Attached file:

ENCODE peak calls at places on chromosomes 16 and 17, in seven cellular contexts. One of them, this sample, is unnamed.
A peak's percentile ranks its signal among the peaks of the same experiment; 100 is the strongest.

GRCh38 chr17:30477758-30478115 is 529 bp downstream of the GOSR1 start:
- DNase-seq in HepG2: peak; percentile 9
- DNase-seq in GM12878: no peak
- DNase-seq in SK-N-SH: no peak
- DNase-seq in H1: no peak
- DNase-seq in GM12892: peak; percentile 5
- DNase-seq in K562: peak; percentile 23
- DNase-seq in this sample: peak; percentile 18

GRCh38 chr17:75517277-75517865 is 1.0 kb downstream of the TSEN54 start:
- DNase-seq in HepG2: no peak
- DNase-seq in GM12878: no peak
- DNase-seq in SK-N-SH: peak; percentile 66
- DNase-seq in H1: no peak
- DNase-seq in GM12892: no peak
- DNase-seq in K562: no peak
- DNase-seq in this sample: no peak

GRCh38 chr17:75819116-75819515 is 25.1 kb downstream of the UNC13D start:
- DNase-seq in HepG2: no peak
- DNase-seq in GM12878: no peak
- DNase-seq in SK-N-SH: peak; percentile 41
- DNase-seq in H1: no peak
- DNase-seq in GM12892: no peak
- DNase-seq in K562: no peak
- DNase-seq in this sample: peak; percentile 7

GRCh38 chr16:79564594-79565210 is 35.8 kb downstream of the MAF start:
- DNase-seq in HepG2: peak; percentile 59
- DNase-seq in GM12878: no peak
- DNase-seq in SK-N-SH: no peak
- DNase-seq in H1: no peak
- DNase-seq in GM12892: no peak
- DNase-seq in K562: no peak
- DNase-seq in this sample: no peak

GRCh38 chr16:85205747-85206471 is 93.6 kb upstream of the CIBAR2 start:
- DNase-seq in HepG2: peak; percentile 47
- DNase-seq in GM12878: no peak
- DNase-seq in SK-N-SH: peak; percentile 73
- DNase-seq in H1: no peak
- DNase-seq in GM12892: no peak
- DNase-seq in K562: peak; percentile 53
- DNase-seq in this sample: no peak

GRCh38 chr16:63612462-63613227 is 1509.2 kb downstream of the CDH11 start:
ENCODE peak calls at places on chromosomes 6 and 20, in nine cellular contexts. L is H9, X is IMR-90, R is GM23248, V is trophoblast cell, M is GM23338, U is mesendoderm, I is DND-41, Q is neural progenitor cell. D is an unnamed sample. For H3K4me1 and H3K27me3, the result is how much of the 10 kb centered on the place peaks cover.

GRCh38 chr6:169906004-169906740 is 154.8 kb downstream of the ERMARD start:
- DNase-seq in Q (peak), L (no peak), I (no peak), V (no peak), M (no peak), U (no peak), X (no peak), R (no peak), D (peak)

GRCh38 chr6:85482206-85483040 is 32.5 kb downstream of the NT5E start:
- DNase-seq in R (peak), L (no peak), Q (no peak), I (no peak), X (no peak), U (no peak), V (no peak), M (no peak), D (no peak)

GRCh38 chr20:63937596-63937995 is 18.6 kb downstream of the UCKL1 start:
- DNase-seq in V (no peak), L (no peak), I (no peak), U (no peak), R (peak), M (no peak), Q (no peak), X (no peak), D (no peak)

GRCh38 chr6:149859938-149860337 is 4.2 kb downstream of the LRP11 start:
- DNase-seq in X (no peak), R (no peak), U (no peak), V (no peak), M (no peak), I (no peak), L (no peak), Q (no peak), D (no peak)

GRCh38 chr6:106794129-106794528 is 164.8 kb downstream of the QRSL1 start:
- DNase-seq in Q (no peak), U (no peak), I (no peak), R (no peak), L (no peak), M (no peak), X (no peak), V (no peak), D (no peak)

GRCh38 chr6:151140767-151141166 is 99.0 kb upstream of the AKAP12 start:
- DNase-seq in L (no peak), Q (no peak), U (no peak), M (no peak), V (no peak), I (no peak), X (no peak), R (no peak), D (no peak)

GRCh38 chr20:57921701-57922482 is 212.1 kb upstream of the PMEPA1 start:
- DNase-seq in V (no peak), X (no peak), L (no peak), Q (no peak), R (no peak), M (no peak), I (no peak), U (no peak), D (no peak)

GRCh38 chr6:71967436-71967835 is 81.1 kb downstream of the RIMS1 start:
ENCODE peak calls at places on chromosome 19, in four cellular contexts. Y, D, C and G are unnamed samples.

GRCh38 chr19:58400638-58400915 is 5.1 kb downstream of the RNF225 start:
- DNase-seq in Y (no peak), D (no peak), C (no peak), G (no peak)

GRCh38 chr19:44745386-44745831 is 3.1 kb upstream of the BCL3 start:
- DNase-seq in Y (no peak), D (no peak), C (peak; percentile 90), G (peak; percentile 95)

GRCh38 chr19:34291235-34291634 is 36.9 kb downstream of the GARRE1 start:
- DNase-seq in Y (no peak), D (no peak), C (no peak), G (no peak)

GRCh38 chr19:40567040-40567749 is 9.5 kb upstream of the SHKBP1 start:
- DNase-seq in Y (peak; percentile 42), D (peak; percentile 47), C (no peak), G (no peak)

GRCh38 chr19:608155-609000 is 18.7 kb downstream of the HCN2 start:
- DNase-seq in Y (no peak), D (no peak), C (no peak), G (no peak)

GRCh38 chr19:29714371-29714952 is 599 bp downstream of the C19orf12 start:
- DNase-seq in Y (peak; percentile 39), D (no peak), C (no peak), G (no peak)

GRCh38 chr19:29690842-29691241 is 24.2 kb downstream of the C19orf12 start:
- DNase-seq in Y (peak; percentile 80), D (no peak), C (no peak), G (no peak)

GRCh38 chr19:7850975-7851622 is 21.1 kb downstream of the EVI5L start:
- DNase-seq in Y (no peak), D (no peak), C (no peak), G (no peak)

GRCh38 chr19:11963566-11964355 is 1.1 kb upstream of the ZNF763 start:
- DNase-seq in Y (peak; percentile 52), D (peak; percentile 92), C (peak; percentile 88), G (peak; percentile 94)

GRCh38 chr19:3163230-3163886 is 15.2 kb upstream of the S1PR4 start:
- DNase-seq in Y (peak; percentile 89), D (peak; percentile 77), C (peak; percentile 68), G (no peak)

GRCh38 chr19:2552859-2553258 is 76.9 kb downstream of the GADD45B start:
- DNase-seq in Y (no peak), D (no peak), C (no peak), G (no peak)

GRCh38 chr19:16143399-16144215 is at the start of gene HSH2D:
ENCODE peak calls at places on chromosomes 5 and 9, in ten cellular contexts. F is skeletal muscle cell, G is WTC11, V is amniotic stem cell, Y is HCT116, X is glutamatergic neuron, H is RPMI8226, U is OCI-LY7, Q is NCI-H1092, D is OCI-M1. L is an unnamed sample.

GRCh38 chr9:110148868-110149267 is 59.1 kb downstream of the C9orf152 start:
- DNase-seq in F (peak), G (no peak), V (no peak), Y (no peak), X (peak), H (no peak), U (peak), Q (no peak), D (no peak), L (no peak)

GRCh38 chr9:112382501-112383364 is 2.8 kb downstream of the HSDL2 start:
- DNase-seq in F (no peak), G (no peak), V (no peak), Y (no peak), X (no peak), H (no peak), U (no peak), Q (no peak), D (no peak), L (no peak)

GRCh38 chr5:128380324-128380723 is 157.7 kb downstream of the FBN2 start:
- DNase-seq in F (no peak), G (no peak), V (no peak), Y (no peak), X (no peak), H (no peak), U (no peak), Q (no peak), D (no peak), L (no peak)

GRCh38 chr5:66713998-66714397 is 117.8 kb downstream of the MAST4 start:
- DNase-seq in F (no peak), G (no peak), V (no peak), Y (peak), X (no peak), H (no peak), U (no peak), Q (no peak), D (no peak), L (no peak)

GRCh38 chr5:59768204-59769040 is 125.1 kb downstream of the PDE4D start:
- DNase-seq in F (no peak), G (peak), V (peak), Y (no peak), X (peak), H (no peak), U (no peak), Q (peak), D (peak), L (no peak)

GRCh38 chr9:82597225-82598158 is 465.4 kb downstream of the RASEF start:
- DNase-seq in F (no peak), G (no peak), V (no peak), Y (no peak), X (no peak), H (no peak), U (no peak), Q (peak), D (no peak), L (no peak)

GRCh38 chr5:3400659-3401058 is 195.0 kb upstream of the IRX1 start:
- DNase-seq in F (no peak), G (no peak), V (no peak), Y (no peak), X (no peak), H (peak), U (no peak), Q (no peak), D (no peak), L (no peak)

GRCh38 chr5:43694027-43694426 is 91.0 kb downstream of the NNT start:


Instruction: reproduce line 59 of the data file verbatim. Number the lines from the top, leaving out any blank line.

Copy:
GRCh38 chr6:71967436-71967835 is 81.1 kb downstream of the RIMS1 start: